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Monday, 13 June 2016

Fish pie with a celeriac crust


Some may enjoy a potato topping with their fish pie, but living the LCHF lifestyle I swap the potato for celeriac. You've then got a delicious fish pie with 12.9g carbohydrate per serving... and which certainly can help to keep blood sugars lower, especially important if you are diabetic.

Ingredients:
Serves Four
300 ml milk
1 bay leaf
120g Scottish salmon fillet
160g skinless and boneless smoked haddock fillet
20 g butter
1 small onion, thinly sliced
1 large cloves garlic, peeled and finely chopped
20 g flour
1/2 tsp mustard powder
100 g frozen garden peas
1 tbsp dill, roughly chopped
1 small celeriac, peeled and cut into chunks (about 600g)
90g raw king prawns
40 g mature cheddar, grated


Method:
1. Preheat the grill to high. Place the milk in a deep frying pan with the bay leaf, salmon and haddock. Cover the pan with a lid and gently bring to the boil. Add the prawns to the pan right before the milk comes up to a boil. Once the prawns are pink and the fish is nearly cooked through, turn off the heat. Remove the fish with a slotted spoon and set aside. Pour the milk into a jug and reserve.
2. Bring a large pot of salted water to the boil, then add the celeriac and boil for 15-20 minutes until tender. Drain well, reserving 100ml of the liquid. Roughly mash the celeriac with a potato masher.
3. Using the same frying pan you used for the fish, heat half the butter over medium-low heat and add the onion. Cook, stirring occasionally for 5-7 minutes, until the onion has softened, then add the garlic and cook for a further minute. Add the remaining butter and the flour. Cook stirring often, for 1 minute, then start gradually adding the milk from the jug. Increase the heat to medium-high and let the milk come to the boil. Then reduce the heat and let it simmer for about 2-3 minutes, until thickened. Turn off the heat and stir in the mustard powder, peas and chopped dill. Then add the reserved liquid from the celeriac. Season lightly.
4. Gently flake the fish and place into a 1.5 litre ovenproof baking dish along with the prawns. Pour over the sauce. Top the pie with the celeriac mash and sprinkle with the grated cheddar. Place under the grill for about 5 minutes, until the cheddar has melted and the topping is lightly crisp and golden.

Each serving provides:
12.9g carbohydrate 0.5g fibre 26.4g protein 12.3g fat

From an original recipe idea here


Celeriac:
You Pronounce it: sell-air-e-ak

The unsung hero of the vegetable world, knobbly, odd-shaped celeriac has a subtle, celery-like flavour, with nutty overtones. Try it as mash, in big-flavoured, slow-cook dishes, or in its classic form, and as they do in France, as a remoulade.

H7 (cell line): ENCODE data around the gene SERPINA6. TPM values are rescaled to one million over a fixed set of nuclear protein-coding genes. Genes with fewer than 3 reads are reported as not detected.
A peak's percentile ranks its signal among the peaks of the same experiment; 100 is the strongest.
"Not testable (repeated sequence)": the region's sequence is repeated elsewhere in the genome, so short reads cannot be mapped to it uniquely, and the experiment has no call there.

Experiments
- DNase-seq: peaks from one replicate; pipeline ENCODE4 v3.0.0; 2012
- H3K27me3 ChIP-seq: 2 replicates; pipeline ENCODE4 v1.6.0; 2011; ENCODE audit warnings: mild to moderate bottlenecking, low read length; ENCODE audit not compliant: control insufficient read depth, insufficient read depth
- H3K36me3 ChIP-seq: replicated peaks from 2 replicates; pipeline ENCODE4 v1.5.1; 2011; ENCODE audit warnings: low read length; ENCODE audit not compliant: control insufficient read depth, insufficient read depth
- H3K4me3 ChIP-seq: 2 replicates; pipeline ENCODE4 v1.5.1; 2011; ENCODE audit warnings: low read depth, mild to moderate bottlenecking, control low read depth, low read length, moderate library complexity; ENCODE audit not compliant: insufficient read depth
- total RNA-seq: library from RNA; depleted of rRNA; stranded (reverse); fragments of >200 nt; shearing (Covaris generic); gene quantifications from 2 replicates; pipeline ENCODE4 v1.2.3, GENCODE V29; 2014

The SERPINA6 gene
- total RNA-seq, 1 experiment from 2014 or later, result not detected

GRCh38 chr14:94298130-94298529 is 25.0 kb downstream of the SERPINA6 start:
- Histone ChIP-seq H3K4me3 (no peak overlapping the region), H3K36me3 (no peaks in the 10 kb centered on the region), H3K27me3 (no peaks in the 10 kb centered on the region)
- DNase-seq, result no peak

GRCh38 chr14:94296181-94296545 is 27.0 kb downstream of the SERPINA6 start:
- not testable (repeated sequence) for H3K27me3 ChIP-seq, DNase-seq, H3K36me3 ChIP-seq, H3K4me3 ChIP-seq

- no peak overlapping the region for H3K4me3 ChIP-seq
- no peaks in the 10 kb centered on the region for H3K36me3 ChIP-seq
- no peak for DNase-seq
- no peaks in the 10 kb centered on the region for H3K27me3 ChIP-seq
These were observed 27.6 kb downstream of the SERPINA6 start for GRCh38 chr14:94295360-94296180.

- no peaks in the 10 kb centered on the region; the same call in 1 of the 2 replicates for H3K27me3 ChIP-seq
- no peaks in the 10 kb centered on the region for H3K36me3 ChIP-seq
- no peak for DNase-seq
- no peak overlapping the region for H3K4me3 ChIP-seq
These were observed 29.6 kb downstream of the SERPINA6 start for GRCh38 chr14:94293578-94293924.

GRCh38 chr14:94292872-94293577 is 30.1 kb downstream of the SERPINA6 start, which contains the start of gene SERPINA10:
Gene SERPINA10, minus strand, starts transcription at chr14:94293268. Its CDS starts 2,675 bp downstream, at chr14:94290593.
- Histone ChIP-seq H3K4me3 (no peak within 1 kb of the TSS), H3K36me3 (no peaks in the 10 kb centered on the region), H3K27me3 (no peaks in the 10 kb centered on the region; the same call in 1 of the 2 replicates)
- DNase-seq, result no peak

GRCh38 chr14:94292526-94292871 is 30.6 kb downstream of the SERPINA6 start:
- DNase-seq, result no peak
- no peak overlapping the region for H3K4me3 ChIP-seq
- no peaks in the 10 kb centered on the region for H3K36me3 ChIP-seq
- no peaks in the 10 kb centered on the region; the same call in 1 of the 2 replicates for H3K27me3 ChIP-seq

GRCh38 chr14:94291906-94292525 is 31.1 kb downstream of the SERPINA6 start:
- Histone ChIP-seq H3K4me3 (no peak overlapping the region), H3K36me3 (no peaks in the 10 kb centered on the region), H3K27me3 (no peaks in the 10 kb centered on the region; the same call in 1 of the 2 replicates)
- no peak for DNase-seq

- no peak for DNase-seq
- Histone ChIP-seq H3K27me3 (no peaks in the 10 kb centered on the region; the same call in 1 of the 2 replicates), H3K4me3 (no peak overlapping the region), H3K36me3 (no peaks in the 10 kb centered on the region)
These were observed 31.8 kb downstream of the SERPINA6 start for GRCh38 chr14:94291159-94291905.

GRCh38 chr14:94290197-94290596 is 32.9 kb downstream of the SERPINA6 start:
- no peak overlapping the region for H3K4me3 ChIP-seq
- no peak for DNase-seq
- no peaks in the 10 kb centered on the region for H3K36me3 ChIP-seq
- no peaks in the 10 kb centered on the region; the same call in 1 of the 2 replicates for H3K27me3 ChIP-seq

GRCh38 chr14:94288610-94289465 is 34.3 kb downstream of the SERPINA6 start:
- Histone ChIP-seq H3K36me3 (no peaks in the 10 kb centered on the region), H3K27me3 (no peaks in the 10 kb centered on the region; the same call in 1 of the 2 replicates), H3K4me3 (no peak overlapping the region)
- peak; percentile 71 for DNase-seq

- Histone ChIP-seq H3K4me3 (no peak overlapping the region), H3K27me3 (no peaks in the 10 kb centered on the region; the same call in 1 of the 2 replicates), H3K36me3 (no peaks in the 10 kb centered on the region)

Availability:
Celeriac is available year round but is at its best from September to April.

Choose the best:
Choose a firm root that feels heavy for its size. Avoid those that are discoloured.

Prepare it:
Using a sharp knife, top and tail the celeriac, then use a potato peeler to remove the rhino-tough skin. Expect to discard about a quarter of the celeriac by the time you've done this.

Store it:
In the salad drawer of your fridge before use. Celeriac discolours quickly, immerse in a bowl of water, after chopping to size, with a squeeze of lemon juice or a splash of white wine vinegar added (also known as 'acidulated water').

Cook it:
Boils in 20 mins, roasts in around 40 mins when cut into rough-shaped chunks.

Carb Count:
Flesh only boiled 1.9g per 100g


The above details and more can be seen here

We try and bring a variety of recipe ideas to this blog, and not all may be suitable for you. If you may have any food allergies, or underlying health issues these must always be taken into account. If you are a diabetic and not sure how certain foods may affect your blood sugars, test is best, i.e. use your meter.

Many thanks for reading, and I hope you may enjoy a delicious fish pie with a celeriac crust soon ...

All the best Jan

12 comments:

Jo said...

As you know, my family aren't big on fish so fish pie is something I rarely have, even though I think it's delicious.

Conniecrafter said...

Wow for sure I am learning about new foods I have never heard before, sounds interesting. I wish I liked fish but the smell of it just turns my stomach :(

Anonymous said...

Enjoy fish, enjoy celeriac so may cook this mid-week. Thanks for a good looking recipe.

Annie

Sara - My Woodland Garden said...

Oh my, that looks delicious! :)
We use celeriac, together with some other veggies, for preparing a vegetarian lasagne, one of our absolute favourites.
Have a great new week!

Crafty Green Poet said...

looks great!

eileeninmd said...

Hello, it does look like a delicious meal. I am not familiar with celeriac. Thanks for sharing! Happy Monday, enjoy your new week!

Debbie said...

i have never done this with fish, only beef, but it looks and sounds very good. i had no idea what celeriac was, you provided good information!!!

The Joy of Home with Martha Ellen said...

This looks delicious, Jan. I've never had celeriac...I will have to give it a try. Have a lovely week. ♥

Red Rose Alley said...

I'm not much of a fish person, but you always make fish dishes look delicious. It's so good for us, I should eat more of it.

Have a terrific week, Jan.

~Sheri

Mildred said...

Thanks for sharing the recipe and info. Have a good week.

Carla from The River said...

We do not eat a lot of fish, but I would love to try this.
Carla

It's me said...

Mmmmmmmmm....i Will try this...have a Nice week love Ria x